DBC Pierre (born Peter Warren Finlay) is a writer known for his novel Vernon God Little. The "DBC" part of his nom-de-plume (normally so written, without punctuation) stands for "Dirty But Clean". "Pierre" was a nickname bestowed on him by childhood friends after the cartoon character "Dirty Pierre" from the television series "Super-6".
He was born in South Australia in 1961, before moving to Mexico, where Pierre was largely raised. Having since lived in Spain, Australia, England and the West Indies, he now resides in the Republic of Ireland.
Pierre was awarded the Booker Prize for fiction on 14 October 2003 for Vernon God Little, his first novel, becoming the third Australian-born author to be so honoured. Upon winning the Whitbread First Novel Award in 2004 he became the first writer ever to receive a Booker and a Whitbread for the same book. The book also won the Bollinger Wodehouse Everyman Prize for comic literature at the Hay Festival in 2003, and earned the author a James Joyce Award from the Literary and Historical Society of University College Dublin.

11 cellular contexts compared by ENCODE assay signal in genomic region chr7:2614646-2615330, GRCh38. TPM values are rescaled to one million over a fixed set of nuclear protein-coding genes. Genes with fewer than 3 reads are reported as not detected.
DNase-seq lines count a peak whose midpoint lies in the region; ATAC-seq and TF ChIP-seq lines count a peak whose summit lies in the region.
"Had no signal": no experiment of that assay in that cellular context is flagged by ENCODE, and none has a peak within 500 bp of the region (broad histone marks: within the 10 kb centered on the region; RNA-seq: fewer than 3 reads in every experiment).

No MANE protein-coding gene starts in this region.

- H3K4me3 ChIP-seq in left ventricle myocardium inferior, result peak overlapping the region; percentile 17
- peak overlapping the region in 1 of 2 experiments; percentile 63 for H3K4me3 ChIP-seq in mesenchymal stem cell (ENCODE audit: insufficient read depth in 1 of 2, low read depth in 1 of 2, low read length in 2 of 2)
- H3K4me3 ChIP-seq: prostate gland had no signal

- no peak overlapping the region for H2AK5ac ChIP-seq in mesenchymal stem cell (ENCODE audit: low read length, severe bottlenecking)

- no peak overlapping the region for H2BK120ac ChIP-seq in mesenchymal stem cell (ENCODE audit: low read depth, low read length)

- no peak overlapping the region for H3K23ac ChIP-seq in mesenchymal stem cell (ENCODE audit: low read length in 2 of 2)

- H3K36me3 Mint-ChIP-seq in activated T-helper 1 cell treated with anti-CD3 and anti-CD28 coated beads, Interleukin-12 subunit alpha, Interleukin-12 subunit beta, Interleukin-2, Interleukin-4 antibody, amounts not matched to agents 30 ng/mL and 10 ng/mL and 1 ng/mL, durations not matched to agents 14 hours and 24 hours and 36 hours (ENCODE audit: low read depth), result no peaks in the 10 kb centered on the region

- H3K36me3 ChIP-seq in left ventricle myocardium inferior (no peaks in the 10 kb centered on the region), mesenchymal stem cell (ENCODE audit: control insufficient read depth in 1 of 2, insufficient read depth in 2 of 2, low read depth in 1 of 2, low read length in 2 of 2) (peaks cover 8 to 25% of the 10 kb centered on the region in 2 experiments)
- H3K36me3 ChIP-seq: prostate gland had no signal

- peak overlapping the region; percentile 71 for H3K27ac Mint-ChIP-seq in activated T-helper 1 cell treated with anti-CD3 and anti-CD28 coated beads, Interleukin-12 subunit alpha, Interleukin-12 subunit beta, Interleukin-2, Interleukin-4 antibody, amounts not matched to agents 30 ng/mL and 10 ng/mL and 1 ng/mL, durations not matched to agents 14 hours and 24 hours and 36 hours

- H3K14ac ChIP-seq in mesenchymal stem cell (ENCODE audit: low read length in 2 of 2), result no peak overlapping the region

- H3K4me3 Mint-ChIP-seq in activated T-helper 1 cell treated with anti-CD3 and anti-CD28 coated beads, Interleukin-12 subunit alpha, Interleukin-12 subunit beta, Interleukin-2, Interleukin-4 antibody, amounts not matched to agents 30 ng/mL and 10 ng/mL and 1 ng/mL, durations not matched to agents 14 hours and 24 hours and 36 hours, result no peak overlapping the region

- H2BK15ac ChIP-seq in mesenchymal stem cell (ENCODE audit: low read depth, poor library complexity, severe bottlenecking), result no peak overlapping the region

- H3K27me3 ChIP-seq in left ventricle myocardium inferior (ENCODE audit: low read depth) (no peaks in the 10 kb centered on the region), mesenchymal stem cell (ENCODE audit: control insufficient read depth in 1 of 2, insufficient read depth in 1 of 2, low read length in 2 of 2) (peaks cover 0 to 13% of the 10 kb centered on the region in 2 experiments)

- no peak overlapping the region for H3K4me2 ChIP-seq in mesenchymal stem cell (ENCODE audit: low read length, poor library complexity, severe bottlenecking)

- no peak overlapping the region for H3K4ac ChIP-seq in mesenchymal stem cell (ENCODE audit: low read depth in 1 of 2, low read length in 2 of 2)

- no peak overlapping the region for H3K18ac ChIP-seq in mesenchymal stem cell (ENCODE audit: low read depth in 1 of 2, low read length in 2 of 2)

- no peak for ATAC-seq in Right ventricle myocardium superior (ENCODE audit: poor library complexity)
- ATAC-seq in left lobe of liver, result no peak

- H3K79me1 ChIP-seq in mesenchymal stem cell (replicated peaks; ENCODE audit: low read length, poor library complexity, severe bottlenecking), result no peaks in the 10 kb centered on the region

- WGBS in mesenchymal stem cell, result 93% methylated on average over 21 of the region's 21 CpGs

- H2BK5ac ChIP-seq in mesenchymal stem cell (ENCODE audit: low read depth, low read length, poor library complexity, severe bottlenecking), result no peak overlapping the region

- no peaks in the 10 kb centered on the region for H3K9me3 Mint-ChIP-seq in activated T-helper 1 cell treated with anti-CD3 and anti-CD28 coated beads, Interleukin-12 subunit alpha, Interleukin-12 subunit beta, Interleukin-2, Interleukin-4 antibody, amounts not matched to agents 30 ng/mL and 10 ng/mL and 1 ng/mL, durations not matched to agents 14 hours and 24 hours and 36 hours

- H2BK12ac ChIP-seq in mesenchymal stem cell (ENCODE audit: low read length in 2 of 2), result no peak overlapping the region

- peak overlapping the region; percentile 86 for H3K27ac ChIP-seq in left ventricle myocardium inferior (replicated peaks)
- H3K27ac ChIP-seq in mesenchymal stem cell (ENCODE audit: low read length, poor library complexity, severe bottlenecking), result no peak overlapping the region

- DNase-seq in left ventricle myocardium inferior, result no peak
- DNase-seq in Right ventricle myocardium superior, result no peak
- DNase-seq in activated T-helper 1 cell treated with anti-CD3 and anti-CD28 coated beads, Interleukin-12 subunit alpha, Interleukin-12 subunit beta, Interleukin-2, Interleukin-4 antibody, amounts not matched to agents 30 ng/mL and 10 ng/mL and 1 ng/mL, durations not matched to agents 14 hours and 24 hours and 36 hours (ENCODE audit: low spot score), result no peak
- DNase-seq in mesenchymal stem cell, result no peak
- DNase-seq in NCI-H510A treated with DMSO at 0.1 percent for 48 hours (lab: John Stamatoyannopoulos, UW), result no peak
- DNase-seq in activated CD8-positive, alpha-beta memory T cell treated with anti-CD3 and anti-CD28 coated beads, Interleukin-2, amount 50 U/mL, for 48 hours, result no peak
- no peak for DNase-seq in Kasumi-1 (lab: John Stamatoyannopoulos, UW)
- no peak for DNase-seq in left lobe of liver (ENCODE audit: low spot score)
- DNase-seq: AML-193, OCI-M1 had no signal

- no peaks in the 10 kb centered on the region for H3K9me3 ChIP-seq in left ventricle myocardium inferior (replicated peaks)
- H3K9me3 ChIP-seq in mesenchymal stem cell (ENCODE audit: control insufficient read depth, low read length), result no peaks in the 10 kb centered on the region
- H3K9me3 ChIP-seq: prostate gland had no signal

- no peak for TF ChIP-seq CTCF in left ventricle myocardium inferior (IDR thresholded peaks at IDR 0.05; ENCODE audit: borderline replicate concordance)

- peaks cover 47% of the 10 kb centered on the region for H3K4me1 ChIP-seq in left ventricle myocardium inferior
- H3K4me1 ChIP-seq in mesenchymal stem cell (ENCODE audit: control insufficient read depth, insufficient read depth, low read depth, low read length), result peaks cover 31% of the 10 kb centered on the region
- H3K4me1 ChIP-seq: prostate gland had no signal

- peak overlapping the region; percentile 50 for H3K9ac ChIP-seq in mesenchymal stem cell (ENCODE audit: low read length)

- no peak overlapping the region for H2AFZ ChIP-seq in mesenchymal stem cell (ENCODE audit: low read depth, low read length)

Born into an old Reynella winery homestead in South Australia, where his father was lecturing in genetics at the University of Adelaide, by the age of 2 Pierre had already spent time in the United States, the South Pacific and Great Britain. He was then raised from early childhood into his 20s in a lavish mansion in Mexico City's landmark modernist community of Jardines del Pedregal, and attended Edron Academy. Pierre wrote of his upbringing in the British magazine Quintessentially in December 2009:
In the neighbourhood where I grew up I was only once ever sniped with a gun. Only one Bengal tiger ever threatened me there, and of all the earthquakes only one was ever strong enough to throw me out of bed. One raccoon lived there, who was my pet. And despite our house ... being immense, still only one child was ever discovered hidden in an upstairs room for over a decade who neither I nor my parents knew anything about. Among the neighbour’s daughter’s wedding presents were thirteen cars; but it wasn’t that neighbour’s Bengal tiger which threatened me.